One particularly notable experiment was made at Olin during the early 1980s. In 1984, one of the Olin executives asked ski designer Frank Meatto if it were possible to make a beginner's ski that would make skiing easier to learn. Meatto and co-designer Ed Pilpel decided to experiment with a radical sidecut as a way of improving turns. They designed a ski with a 31 mm sidecut, but it had tips that were 128 mm wide and they wouldn't fit into their presses. They solved this by cutting the ski in half longitudinally, leaving the curve only on the inside edge, which powers the turn. The result was effectively one-half of the parabolic designs that would follow. The ski was so narrow underfoot that additional platforms had to be added to mount the bindings. The company produced 150 pairs to demonstrate at the SIA trade show in 1986, but no one purchased the odd-looking asymmetrical "Albert" design.[18]

Parabolic skis[edit]

Parabolic skis for slalom racing (left) and for piste carving (middle), skis with little sidecut for giant slalom racing (right).

The company that finally drove the evolution of ski design was Elan of Slovenia. Designers at Elan produced an experimental design with screws that could be adjusted to produce different amounts of sidecut, and asked members of the company ski team to try them at different settings. This quickly demonstrated that a radically increased sidecut around 22 mm clearly improved turning performance. A series of test skis followed, which the Elan team immediately started racking up win after win on in giant slalom events.

In 1993 a number of these "Sidecut Extreme", or "SCX", skis were sent to the US for testing. The results on student skiing was dramatic, and the company began designing their skis specifically for the training market. By the end of the year the improvement of the "parabolic" design was obvious to everyone, and the SCX was named "ski of the year" in the trade press. By 1995 older designs were being sold off at pennies on the dollar in bargain bins as skiers turned en masse to the new designs. By 1997/98 the conversion was complete, and only parabolic designs were being produced.

Over time the name of these skis changed. Originally termed parabolic by their designer Jurij Franko, the term carver soon became common as these skis were being sold largely on their ability to allow even beginners to perform the efficient carved turn. This changed again to shaped ski by the early 2000s, as the design was applied to a wider variety of ski types and some level of parabolic shaping became universal from training skis to downhill racers.


Today, radius and sidecut data is often printed on skis.
A shaped alpine ski with relatively little sidecut and classic camber: the tip and tail touch the snow while the midsection is in the air.

Different types of skis have different sidecuts. Skis with drastic sidecuts tend to make quicker sharper turns and have a smaller turn radius. For example, a world cup slalom ski would have an extremely large tip (probably around 120 mm) a narrow waist (in around 60mm) and a large tail (slightly narrower than the tip). The drastic shape of this ski would allow it to make extremely quick turns (radius between 11m and 14m) without skidding. The disadvantage to a pronounced sidecut is that the ski will be less stable at high speeds, preferring short, quick turns. Also, skis with a drastic sidecut will perform poorly in moguls. Most skis have a moderate amount of sidecut. This allows reasonably fast turns (radius around 17m on most skis) while still maintaining some stability at higher speeds. Another possibility is a very slight sidecut. This is commonly found on giant slalom skis and competition level mogul skis. The straighter sidecut allows skis to make long, fast, highly stable turns (radius around 30m for giant slalom, even more for most mogul skis). In mogul skis, the narrow width, straighter sidecut, and light weight allow the ski to be maneuvered through the tight troughs in the bumps. Jumping skis are very wide and have virtually parallel sides, as the ski jumper is more concerned about maintaining a fast and straight trajectory, and not turning at all.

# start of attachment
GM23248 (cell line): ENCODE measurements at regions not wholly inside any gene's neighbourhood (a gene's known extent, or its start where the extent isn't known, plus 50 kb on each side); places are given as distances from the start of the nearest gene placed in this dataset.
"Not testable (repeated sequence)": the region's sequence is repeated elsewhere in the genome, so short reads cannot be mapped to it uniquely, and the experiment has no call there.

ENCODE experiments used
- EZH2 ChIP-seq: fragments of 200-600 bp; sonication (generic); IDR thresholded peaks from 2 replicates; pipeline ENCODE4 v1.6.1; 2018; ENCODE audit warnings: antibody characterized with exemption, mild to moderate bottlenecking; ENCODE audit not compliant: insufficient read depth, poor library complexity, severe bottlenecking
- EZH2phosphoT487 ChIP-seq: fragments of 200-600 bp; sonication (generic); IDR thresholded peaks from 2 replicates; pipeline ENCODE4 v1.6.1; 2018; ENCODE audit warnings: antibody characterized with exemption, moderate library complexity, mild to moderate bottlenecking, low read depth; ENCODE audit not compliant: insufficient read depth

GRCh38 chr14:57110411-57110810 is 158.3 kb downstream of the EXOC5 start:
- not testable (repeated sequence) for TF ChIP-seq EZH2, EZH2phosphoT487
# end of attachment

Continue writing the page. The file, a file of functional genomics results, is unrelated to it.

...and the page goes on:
As powder-specific constructions are becoming more popular, some extremely unusual sidecuts are beginning to appear. For example, the K2 Pontoon's widest point is the tip. It then gradually gets narrower all the way down to the tail. Also, some skis like the Volant Spatula and Goode Scoop have a reverse sidecut. In a reverse sidecut, the tip and tail are a normal size, but the ski becomes extremely wide at the waist, giving it an ovaline shape. These constructions are thought to provide maximum flotation in extremely deep powder, but they are useless on hard snow. Most people, however, prefer traditional sidecuts, even in powder.


  1. ^ "Ski the Whole Mountain", Deslauriers, Eric; Deslauriers, Rob Published by Mountain Sports Press (2002) ISBN 0971774838 , p. 16
  2. ^ "Freeride ski test winners 2016". The Telegraph. 4 February 2016.
  3. ^ Seth Masia, "Milestones and Detours in Ski Design", Skiing Heritage Journal, March 2004, p. 18-19
  4. ^ REI, "Understanding Ski Rocker", REI
  5. ^ "Rocker for Skis Explained". REI. Retrieved 19 July 2014.
  6. ^ a b Arttu Muukkonen (translated by Janne Niini), "The Story of Rocker Skis", interview with Shane McConkey, 1 April 2009
  7. ^ "Shane McConkey changed powder skiing forever"
  8. ^ Mike Rogan, "Understanding Rocker", Ski, 27 August 2012
  9. ^ "Rocker for Skis Explained", REI
  10. ^ Broudy, Berne (2020) “Do Women Need Women’s Skis?” at
  11. ^ Masia, Seth. "EVOLUTION OF SKI SHAPE". Retrieved 19 July 2014.
  12. ^ Seth Masia, "The Evolution of Modern Ski Shape", Skiing Heritage Journal, September 2005, pp. 33-37
  13. ^ Masia 2004, p. 18.
  14. ^ a b c Masia 2005, p. 33.
  15. ^ a b Masia 2005, p. 35.
  16. ^ a b c Masia 2005, p. 34.
  17. ^ Jeffrey Covell and Frederick Ingram, "The Burton Corporation", Gale Directory of Company Histories
  18. ^ Masia 2005, p. 36.